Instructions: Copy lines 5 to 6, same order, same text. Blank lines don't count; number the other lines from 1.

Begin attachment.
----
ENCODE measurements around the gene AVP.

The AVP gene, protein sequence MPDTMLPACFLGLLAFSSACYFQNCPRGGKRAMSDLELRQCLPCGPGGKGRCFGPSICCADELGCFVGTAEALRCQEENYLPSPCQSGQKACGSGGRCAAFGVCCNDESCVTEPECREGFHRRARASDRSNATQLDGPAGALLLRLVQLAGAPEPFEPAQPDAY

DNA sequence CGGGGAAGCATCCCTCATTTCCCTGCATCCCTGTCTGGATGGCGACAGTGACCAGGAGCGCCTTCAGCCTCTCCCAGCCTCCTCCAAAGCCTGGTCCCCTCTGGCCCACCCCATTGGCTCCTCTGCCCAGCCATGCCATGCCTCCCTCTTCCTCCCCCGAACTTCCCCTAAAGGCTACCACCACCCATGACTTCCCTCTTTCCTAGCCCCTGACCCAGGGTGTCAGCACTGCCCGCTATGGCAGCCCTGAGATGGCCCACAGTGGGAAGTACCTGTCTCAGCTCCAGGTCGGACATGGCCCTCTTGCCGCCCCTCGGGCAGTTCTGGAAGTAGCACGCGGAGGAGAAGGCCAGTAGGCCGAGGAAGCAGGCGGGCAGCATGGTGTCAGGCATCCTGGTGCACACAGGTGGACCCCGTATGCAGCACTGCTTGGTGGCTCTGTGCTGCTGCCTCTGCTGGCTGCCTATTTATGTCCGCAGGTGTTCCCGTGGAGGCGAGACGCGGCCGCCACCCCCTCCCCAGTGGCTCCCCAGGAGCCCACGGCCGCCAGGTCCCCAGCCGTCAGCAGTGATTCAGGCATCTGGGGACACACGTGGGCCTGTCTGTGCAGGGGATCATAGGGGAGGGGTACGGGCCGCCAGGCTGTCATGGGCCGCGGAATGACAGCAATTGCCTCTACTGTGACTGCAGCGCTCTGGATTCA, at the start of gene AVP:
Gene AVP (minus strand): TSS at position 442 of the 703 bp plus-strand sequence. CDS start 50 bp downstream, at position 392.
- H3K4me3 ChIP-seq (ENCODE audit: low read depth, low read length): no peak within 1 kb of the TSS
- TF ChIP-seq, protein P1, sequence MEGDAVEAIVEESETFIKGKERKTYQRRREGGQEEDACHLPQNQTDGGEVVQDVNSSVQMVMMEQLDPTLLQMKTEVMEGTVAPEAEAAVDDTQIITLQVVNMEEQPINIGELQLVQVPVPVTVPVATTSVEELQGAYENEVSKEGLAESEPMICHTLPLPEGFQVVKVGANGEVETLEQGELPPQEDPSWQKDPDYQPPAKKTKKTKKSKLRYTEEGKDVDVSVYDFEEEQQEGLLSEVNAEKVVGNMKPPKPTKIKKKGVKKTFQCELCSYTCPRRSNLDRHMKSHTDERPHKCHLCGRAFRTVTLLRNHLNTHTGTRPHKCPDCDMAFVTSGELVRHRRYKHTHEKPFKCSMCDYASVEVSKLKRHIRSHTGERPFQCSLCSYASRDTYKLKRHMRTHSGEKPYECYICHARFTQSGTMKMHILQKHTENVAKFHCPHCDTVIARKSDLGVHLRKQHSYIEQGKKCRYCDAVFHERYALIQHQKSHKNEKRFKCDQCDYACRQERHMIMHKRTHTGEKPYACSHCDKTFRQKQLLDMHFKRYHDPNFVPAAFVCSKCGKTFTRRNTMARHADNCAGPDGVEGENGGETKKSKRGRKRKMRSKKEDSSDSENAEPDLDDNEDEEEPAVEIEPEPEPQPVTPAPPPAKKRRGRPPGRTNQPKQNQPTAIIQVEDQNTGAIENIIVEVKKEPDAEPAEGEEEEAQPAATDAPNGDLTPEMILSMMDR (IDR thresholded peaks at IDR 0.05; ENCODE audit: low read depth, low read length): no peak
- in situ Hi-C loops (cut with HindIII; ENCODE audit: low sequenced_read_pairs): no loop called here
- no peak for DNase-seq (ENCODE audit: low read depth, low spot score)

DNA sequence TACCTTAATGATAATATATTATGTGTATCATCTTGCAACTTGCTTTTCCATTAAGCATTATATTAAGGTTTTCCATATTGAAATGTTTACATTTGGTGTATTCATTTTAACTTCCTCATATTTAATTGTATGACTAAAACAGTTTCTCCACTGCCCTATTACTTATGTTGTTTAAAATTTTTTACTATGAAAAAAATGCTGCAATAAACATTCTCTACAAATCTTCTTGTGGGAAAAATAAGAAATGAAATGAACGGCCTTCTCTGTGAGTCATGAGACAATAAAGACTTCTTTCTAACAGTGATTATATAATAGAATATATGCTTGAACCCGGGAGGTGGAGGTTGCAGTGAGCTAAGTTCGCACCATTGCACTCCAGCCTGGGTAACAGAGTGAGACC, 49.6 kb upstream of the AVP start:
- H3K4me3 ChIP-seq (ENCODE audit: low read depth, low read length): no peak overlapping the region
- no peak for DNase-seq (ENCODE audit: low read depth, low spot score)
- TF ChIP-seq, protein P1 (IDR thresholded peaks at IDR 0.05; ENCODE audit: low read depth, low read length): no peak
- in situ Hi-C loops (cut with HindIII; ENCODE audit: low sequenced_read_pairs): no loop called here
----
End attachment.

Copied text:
- H3K4me3 ChIP-seq (ENCODE audit: low read depth, low read length): no peak within 1 kb of the TSS
- TF ChIP-seq, protein P1, sequence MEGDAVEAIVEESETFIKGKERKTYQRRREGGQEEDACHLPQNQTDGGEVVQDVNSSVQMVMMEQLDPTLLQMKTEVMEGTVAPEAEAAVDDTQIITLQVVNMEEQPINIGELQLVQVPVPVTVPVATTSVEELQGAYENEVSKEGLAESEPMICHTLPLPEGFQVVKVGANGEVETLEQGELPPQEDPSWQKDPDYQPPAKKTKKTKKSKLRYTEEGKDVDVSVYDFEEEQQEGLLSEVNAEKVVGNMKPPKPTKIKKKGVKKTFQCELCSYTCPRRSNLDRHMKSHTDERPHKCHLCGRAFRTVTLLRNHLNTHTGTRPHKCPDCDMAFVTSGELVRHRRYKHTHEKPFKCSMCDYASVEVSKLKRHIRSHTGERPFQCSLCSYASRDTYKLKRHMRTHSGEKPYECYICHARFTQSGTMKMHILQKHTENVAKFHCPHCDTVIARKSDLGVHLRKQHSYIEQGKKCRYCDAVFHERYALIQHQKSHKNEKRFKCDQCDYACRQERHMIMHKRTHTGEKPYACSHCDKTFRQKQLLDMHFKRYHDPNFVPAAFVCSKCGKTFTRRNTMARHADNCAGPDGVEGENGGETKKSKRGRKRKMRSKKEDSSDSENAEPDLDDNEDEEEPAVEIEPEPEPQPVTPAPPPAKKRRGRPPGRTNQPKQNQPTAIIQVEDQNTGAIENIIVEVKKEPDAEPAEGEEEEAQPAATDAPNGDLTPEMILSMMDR (IDR thresholded peaks at IDR 0.05; ENCODE audit: low read depth, low read length): no peak